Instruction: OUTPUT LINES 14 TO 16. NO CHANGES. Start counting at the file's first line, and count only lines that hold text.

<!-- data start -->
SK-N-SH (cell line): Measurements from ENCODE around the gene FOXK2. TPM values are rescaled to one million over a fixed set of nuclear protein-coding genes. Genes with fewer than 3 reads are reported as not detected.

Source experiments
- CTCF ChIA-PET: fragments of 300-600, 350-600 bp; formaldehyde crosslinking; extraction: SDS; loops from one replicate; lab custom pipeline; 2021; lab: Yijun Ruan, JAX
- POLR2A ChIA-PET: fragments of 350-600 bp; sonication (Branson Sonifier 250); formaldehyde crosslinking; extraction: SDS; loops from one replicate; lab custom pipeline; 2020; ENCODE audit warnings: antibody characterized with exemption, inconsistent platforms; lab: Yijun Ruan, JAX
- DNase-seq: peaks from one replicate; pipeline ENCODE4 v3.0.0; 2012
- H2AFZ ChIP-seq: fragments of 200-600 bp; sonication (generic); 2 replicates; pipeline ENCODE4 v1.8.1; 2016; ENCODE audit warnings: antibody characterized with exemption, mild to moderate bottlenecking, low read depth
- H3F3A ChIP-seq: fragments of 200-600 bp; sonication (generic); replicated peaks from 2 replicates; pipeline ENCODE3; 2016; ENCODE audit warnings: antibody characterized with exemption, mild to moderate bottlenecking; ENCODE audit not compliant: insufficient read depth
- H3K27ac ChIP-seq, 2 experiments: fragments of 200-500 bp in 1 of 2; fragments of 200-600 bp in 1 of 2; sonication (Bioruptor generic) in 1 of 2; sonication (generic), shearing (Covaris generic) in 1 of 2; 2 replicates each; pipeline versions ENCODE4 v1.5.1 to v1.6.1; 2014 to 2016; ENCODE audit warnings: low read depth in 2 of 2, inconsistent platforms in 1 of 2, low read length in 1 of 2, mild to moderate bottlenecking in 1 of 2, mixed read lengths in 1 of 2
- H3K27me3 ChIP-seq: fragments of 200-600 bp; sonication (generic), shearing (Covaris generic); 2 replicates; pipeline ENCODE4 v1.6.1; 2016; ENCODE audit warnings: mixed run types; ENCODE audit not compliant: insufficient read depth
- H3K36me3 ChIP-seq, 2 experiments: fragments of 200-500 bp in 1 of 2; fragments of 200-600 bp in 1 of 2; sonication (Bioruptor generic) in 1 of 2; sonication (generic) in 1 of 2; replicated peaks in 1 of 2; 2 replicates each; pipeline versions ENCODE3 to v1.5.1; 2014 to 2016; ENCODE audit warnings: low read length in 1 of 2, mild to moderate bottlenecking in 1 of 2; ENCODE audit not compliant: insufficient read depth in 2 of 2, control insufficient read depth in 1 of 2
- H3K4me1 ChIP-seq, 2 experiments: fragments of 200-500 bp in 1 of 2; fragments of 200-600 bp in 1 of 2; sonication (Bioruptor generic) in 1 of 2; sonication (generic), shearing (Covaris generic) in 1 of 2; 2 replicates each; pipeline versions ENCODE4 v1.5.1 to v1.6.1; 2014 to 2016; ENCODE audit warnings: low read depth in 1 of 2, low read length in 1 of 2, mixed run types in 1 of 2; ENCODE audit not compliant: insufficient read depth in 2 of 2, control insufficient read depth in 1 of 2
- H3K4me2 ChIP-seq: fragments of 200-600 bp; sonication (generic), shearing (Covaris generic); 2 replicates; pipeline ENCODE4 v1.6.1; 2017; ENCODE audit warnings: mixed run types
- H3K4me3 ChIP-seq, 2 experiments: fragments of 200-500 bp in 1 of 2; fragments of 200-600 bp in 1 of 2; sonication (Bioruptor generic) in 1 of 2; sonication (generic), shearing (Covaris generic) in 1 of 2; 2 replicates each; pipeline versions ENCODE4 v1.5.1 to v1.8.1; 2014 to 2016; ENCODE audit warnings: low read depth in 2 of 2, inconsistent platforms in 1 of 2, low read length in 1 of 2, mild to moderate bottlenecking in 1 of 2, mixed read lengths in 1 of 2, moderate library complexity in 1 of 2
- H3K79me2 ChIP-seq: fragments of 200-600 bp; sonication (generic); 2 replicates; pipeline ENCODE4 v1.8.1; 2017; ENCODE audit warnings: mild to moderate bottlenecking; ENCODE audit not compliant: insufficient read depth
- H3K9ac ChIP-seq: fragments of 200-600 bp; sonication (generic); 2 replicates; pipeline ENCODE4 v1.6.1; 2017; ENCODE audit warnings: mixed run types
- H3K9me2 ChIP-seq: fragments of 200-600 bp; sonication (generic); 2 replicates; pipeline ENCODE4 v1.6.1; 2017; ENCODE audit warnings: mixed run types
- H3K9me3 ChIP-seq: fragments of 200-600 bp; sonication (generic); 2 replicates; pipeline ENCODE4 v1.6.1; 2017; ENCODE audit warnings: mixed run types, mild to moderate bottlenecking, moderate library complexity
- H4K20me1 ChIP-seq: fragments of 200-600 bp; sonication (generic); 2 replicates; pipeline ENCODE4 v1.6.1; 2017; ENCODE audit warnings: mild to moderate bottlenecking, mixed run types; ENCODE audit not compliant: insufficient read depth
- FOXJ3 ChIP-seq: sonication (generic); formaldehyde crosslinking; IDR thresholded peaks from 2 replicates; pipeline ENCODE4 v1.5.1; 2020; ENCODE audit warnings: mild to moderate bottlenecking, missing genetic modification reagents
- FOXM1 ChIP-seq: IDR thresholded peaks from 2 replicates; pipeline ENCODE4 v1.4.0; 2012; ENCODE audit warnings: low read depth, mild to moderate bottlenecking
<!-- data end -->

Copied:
- H3K79me2 ChIP-seq: fragments of 200-600 bp; sonication (generic); 2 replicates; pipeline ENCODE4 v1.8.1; 2017; ENCODE audit warnings: mild to moderate bottlenecking; ENCODE audit not compliant: insufficient read depth
- H3K9ac ChIP-seq: fragments of 200-600 bp; sonication (generic); 2 replicates; pipeline ENCODE4 v1.6.1; 2017; ENCODE audit warnings: mixed run types
- H3K9me2 ChIP-seq: fragments of 200-600 bp; sonication (generic); 2 replicates; pipeline ENCODE4 v1.6.1; 2017; ENCODE audit warnings: mixed run types